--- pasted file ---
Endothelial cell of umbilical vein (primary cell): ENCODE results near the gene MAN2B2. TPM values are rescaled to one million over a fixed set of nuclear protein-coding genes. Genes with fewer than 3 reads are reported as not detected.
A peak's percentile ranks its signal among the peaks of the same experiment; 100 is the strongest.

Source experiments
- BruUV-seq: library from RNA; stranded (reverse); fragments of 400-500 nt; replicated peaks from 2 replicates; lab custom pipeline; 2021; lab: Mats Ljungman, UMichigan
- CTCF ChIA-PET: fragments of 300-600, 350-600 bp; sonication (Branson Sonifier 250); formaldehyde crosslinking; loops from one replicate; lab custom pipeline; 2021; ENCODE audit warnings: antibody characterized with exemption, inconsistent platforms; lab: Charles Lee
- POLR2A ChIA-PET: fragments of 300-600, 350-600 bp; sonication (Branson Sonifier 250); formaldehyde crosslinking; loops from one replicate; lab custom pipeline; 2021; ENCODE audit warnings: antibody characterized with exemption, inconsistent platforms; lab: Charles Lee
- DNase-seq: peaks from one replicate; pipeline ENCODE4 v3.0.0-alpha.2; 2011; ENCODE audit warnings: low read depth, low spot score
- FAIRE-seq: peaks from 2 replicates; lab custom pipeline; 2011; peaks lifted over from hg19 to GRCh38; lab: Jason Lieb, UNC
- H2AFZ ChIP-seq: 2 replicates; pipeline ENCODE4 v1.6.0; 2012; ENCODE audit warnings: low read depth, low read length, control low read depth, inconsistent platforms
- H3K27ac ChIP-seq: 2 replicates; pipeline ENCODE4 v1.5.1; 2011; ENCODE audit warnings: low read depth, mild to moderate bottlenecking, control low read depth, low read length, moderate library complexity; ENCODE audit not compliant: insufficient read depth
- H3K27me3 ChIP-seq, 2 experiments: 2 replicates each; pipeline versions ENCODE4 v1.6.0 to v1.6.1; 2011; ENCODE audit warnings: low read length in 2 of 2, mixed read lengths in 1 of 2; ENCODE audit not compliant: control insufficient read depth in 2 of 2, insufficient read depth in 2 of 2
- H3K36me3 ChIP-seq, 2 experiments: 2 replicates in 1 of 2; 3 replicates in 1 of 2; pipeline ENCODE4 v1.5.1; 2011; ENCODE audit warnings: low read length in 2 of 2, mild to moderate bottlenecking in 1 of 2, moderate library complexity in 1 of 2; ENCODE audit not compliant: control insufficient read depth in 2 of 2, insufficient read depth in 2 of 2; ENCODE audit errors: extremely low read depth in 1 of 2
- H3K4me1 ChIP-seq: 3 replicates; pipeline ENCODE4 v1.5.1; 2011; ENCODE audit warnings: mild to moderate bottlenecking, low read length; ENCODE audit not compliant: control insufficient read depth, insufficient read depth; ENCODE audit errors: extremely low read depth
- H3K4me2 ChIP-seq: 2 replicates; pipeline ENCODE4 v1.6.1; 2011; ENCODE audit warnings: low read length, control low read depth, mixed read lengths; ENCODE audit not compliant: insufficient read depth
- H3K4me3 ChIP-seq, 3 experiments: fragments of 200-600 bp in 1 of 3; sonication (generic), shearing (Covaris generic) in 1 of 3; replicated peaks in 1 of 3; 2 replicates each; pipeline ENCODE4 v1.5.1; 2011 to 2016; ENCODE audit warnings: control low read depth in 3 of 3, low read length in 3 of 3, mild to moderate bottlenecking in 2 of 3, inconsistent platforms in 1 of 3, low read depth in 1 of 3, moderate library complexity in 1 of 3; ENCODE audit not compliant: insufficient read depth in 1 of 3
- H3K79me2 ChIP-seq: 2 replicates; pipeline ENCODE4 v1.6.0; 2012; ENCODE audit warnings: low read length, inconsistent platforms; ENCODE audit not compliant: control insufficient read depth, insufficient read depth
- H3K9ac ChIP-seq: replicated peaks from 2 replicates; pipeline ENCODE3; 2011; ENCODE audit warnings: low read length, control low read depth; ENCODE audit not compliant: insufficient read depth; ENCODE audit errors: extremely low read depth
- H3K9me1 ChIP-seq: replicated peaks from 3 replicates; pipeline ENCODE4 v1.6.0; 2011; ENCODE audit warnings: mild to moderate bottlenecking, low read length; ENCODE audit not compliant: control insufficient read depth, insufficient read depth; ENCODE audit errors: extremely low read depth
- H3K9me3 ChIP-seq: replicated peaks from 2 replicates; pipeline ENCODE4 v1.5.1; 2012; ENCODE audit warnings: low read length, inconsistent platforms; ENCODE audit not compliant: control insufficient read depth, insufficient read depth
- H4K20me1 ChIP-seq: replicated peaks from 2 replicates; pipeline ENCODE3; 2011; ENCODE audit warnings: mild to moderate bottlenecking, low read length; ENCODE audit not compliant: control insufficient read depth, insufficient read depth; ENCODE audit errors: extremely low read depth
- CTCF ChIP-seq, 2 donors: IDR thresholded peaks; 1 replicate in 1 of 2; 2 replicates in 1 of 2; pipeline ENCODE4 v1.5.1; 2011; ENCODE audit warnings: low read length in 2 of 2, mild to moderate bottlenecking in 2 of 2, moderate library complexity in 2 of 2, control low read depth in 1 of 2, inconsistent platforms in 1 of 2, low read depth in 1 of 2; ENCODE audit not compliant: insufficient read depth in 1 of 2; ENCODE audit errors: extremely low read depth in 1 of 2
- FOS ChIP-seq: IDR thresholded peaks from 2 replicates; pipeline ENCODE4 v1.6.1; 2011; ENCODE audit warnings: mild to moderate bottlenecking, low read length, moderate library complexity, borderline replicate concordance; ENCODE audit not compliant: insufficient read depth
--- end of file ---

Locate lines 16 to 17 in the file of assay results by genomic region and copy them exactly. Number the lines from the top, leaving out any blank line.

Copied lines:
- H3K79me2 ChIP-seq: 2 replicates; pipeline ENCODE4 v1.6.0; 2012; ENCODE audit warnings: low read length, inconsistent platforms; ENCODE audit not compliant: control insufficient read depth, insufficient read depth
- H3K9ac ChIP-seq: replicated peaks from 2 replicates; pipeline ENCODE3; 2011; ENCODE audit warnings: low read length, control low read depth; ENCODE audit not compliant: insufficient read depth; ENCODE audit errors: extremely low read depth